Lack of financial support has been reported as a common barrier to the involvement of indigenous companies in the oil and gas sector5. Worse is the high cost of borrowing in Uganda6. Intense competition from international players with cheaper access to finance from international financial markets is likely to edge out the local companies in the oil and gas supply chain. There is, therefore, need for a deliberate government effort to financially support the local companies in the oil and gas supply chain so that their competitiveness in the industry is enhanced. Enterprise development initiatives aimed at the stimulation, incubation, and promotion of local firms is necessary for the long-term involvement of local firms in oil and gas business.
The Local Content bill 2019 was passed on May 21st, 2020. It creates room for Ugandan companies to get involved in government projects. While this is a move in the right direction, the economic vulnerability caused by the pandemic is likely to deter local companies from competing favourably in the oil and gas sector, which is capital intensive. A deliberate effort by government is needed to boost these companies so that their financial capacity is lifted to a level where they can compete individually, or partner with foreign companies comparatively, to win contracts in the industry. Financial instruments such as Loan guarantees, direct lending, and grants and subsidies should be thought about going forward to boost the capacity of local firms. Countries such as South Africa, Equatorial Guinea, and Angola are already applying some of these measures to save their local firms from collapsing7.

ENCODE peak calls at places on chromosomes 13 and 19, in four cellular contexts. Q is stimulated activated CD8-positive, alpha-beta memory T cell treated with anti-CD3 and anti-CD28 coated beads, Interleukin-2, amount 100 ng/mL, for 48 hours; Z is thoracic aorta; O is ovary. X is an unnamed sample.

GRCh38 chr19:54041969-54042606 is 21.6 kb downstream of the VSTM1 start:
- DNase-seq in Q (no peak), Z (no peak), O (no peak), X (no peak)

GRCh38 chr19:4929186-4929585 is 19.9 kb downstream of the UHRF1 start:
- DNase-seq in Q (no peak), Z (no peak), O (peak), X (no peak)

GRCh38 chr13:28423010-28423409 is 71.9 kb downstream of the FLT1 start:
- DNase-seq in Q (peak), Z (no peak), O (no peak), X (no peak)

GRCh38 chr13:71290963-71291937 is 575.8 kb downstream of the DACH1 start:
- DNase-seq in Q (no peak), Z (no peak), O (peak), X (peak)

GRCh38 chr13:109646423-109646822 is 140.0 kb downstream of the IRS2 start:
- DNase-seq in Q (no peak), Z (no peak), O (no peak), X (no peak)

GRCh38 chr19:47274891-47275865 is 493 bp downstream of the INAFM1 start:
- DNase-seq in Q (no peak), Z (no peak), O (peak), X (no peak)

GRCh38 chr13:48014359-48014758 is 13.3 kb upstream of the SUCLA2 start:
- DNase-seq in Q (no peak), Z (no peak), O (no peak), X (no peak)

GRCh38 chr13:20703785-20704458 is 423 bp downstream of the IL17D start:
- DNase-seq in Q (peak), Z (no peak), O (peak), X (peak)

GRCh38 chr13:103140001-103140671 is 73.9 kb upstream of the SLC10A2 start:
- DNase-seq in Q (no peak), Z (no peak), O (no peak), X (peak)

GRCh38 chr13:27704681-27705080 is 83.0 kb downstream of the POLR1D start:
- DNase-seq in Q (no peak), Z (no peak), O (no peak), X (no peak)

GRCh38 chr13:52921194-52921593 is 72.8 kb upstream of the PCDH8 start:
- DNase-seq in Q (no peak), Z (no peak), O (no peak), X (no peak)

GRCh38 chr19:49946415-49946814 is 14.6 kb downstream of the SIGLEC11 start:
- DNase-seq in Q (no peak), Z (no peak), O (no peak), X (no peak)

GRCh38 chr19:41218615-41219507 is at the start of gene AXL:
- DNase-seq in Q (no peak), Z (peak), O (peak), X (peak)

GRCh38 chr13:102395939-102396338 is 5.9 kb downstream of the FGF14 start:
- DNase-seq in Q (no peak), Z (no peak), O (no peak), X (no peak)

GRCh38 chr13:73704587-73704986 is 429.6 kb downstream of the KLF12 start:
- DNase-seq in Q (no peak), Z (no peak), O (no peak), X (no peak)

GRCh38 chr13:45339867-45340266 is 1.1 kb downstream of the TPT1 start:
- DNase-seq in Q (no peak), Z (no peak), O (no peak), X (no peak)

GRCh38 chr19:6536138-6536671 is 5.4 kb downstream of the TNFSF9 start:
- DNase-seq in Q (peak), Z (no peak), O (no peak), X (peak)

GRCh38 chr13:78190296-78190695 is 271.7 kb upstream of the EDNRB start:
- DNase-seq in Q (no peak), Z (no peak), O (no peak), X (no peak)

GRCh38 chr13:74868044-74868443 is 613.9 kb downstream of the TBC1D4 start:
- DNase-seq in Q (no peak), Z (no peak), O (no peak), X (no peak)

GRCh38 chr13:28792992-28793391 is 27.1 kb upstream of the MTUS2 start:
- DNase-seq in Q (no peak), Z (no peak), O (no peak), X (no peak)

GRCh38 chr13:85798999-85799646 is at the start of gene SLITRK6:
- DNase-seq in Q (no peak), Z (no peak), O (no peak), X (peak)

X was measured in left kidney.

It is important to ensure that the bigger proportion of the huge investment in the development phase of the oil and gas sector is retained in the country to spur economic growth. This can only be achieved by empowering local firms so that they match the technical and financial capabilities of international companies. Otherwise, the country stands a risk of massive economic drain, with much of the investment going to the foreign countries where the financially capable firms are based.
1 IEA (2020), Oil Market Report - January 2020, IEA, Paris https://www.iea.org/reports/oil-market-report-january-2020.
2IEA (2020), Oil Market Report - April 2020, IEA, Paris https://www.iea.org/reports/oil-market-report-april-2020.
4Organisation for Economic Co-operation and Development (2020), Coronavirus (COVID-19): SME Policy Responses.
5Charles Ackah and Asaah S. Mohammed (2018); Local content law and practice; A case of the oil and gas industry in Ghana, United Nations World Institute for Development Economics Research.
6Alice Arinaitwe* and Rogers Mwesigwa (2015); Improving Credit Accessibility among SME’s in Uganda, Global Journal of Commerce and Management Perspective, Vol. 4(6): 22-30.
7Baker McKenzie (2020), The impact of COVID-19 on the Oil and Gas Industry; https://www.bakermckenzie.com/-/media/files/insight/publications/2020/04/the-impact-of-covid19-on-the-oil--gas-industry.pdf?la=en